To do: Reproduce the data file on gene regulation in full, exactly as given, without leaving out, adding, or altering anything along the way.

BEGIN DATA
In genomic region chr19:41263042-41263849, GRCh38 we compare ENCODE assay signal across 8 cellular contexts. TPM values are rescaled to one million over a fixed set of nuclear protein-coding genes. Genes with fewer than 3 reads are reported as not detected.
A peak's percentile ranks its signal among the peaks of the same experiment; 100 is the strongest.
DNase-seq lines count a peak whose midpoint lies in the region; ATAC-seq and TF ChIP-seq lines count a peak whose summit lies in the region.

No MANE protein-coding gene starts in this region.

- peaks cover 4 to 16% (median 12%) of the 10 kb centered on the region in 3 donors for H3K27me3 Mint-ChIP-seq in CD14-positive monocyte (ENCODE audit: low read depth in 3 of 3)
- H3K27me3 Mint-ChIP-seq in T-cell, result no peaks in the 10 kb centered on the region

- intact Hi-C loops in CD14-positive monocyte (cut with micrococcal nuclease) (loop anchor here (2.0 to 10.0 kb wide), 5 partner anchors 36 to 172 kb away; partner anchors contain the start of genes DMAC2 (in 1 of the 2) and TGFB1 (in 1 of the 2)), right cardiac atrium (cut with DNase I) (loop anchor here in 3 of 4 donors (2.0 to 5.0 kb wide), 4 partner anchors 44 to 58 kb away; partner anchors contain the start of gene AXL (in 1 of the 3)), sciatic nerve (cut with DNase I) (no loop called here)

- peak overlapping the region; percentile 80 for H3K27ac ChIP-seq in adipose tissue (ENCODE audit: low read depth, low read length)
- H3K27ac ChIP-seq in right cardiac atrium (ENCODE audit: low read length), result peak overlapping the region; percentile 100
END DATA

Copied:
In genomic region chr19:41263042-41263849, GRCh38 we compare ENCODE assay signal across 8 cellular contexts. TPM values are rescaled to one million over a fixed set of nuclear protein-coding genes. Genes with fewer than 3 reads are reported as not detected.
A peak's percentile ranks its signal among the peaks of the same experiment; 100 is the strongest.
DNase-seq lines count a peak whose midpoint lies in the region; ATAC-seq and TF ChIP-seq lines count a peak whose summit lies in the region.

No MANE protein-coding gene starts in this region.

- peaks cover 4 to 16% (median 12%) of the 10 kb centered on the region in 3 donors for H3K27me3 Mint-ChIP-seq in CD14-positive monocyte (ENCODE audit: low read depth in 3 of 3)
- H3K27me3 Mint-ChIP-seq in T-cell, result no peaks in the 10 kb centered on the region

- intact Hi-C loops in CD14-positive monocyte (cut with micrococcal nuclease) (loop anchor here (2.0 to 10.0 kb wide), 5 partner anchors 36 to 172 kb away; partner anchors contain the start of genes DMAC2 (in 1 of the 2) and TGFB1 (in 1 of the 2)), right cardiac atrium (cut with DNase I) (loop anchor here in 3 of 4 donors (2.0 to 5.0 kb wide), 4 partner anchors 44 to 58 kb away; partner anchors contain the start of gene AXL (in 1 of the 3)), sciatic nerve (cut with DNase I) (no loop called here)

- peak overlapping the region; percentile 80 for H3K27ac ChIP-seq in adipose tissue (ENCODE audit: low read depth, low read length)
- H3K27ac ChIP-seq in right cardiac atrium (ENCODE audit: low read length), result peak overlapping the region; percentile 100